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So what's next for "Avatar" now that it's become the highest-grossing film and best-selling Blu-ray of all time? The bare bones DVD and Blu-ray releases earlier this year looked stunning but didn't have any bonus features of note, so fans were left wondering how director James Cameron and company created that beautiful phosphorescent world filled with strange creatures like the towering blue-skinned Na'vi.
All will be revealed when Fox releases the "Avatar: Extended Collector's Edition" (which you can enter to win here) this week on DVD and Blu-ray with a cut of the film that is 16 minutes longer and includes over 45 minutes of deleted scenes, the feature-length documentary "Capturing Avatar" and numerous other production shorts and featurettes.
The Wizard of Pandora himself, James Cameron, recently lifted the curtain at Beatrice Studios in Los Angeles giving the press a sneak peek of what fans can discover on the Collector's Edition discs by setting up interactive stations with the people who helped bring "Avatar" to life. For the first time, the public was invited to meet the men and women who designed the characters, immersed real actors in a computer-generated environment using advanced motion-capture technology, created a completely new language for the Na'vi to speak, and merged all the elements together for an otherworldly immersive experience.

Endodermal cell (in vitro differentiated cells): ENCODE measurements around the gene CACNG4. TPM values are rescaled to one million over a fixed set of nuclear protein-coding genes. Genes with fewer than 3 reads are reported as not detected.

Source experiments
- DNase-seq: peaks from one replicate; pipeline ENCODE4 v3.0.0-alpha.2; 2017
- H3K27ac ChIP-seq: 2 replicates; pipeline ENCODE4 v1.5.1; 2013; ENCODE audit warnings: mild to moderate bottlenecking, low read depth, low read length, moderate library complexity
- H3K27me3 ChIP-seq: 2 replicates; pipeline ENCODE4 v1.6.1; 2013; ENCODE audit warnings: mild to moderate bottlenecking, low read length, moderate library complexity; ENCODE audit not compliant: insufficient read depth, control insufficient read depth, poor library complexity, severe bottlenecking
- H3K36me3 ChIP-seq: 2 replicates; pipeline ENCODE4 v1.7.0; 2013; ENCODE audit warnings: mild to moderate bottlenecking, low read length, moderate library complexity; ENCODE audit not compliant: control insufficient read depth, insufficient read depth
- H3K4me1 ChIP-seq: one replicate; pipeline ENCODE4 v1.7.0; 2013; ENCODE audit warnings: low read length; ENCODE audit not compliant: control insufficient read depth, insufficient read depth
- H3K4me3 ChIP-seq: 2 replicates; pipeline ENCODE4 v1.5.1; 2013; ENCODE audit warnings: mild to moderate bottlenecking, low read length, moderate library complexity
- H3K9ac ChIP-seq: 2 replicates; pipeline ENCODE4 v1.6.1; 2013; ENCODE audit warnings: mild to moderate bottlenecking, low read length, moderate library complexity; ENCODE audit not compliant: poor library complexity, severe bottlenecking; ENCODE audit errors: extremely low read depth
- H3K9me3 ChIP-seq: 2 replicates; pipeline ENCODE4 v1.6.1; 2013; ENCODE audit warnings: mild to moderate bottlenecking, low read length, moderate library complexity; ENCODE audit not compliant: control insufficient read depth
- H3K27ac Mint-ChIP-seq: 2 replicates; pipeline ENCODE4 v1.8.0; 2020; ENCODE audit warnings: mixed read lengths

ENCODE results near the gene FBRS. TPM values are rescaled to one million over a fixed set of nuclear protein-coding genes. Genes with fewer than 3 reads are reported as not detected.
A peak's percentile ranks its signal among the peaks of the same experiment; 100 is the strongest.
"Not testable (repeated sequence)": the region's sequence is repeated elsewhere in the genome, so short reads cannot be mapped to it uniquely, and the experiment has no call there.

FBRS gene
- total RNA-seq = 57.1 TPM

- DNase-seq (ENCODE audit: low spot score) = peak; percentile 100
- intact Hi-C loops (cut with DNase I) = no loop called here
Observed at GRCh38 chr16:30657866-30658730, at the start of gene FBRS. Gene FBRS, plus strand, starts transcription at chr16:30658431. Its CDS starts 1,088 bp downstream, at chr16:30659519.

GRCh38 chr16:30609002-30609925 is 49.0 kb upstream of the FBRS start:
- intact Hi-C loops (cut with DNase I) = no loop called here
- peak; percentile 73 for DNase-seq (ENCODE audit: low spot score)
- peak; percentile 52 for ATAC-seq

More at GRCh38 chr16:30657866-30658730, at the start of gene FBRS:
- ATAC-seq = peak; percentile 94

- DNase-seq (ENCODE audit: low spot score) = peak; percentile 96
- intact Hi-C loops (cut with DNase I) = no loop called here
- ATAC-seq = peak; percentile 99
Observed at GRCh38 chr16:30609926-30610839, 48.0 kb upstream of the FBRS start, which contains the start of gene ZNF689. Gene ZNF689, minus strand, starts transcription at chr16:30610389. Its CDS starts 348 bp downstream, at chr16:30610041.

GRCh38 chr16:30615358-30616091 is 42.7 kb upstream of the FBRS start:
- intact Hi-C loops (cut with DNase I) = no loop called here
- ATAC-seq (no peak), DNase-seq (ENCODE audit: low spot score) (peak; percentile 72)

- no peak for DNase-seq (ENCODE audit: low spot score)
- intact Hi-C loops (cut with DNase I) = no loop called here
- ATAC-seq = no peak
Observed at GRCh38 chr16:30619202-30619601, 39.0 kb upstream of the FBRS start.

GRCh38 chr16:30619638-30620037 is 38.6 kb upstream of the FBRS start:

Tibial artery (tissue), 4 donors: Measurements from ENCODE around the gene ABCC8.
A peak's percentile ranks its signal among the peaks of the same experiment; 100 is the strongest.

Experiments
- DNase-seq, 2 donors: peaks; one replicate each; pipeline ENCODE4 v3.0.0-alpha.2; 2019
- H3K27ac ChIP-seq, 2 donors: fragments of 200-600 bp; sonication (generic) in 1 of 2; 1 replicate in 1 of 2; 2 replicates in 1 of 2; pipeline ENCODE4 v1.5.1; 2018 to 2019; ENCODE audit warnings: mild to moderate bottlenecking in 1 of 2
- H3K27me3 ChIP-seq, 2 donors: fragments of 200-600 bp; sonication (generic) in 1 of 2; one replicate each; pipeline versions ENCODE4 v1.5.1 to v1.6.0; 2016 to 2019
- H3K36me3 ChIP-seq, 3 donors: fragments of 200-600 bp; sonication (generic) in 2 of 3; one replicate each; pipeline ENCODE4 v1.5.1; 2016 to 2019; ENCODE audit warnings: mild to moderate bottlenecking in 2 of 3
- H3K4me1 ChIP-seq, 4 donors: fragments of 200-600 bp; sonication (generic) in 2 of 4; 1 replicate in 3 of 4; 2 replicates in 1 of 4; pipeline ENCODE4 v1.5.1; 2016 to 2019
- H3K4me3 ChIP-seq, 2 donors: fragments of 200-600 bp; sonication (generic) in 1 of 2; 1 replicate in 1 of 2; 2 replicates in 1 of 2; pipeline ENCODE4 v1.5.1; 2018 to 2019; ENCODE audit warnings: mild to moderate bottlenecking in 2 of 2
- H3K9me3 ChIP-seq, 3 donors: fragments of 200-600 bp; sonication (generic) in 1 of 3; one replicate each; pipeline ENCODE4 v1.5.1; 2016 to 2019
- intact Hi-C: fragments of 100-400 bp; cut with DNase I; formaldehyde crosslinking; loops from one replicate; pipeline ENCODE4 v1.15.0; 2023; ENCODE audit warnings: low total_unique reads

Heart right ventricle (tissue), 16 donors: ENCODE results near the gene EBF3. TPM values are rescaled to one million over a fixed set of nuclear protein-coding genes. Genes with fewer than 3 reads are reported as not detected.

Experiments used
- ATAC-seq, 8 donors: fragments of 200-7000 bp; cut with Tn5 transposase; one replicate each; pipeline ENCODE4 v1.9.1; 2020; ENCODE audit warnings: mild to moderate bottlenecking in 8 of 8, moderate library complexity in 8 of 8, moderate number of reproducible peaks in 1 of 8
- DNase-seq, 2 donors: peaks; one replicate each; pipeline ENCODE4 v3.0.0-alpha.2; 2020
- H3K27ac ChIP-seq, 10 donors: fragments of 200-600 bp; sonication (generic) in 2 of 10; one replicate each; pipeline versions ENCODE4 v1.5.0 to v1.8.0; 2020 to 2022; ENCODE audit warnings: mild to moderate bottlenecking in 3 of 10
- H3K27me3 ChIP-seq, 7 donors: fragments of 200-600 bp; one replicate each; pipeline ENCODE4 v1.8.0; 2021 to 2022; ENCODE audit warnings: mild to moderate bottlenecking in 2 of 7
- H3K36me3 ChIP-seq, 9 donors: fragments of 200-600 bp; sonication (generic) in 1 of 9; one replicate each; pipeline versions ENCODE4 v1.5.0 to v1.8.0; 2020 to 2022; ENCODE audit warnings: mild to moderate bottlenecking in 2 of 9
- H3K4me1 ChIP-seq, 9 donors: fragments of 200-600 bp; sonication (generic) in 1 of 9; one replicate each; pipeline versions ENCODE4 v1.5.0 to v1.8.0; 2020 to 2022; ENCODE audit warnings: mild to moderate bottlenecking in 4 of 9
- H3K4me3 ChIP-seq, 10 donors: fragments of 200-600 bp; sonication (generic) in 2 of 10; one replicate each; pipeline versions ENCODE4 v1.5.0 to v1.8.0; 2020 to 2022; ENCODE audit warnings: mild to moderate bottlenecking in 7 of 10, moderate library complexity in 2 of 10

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One of the most interesting stations was housed in a huge studio fitted with green screens and cameras that track specific points on the bodysuits of actors. The data from these cameras—even subtle facial movements—is fed into computers that help transform the actors into their "Avatar" doppelgangers.
At another station, USC professor Paul Frommer spoke about how he created the roughly 1,400 words of the Na'vi language. Botanical expert Jodie Holt discussed how she made sure the flora design was credible and how she advised Sigourney Weaver on her character. The creature designers, editors, art directors, costume designer, visual and digital effects supervisors as well as the directory of photography were all on hand to explain their role in bringing Pandora to life.
"This is like geek heaven," said Cameron of the Blu-ray feature that allows viewers to see the step-by-step process of creating scenes in three different viewing modes. If you're worried that he is planning some future super-duper edition to eclipse this one, Cameron said that this is it except for a 3-D Blu-ray "maybe one, two years out" for the general public (a 3-D "Avatar" Blu-ray will be available as early as December 1, exclusively bundled with select Panasonic TVs).
This won't be our last look at the strange blue world, however. Cameron said at the Global Media Day that the sequels are "in progress" and that "Avatar II" and "Avatar III" would be made concurrently and released a year apart at some time in the future.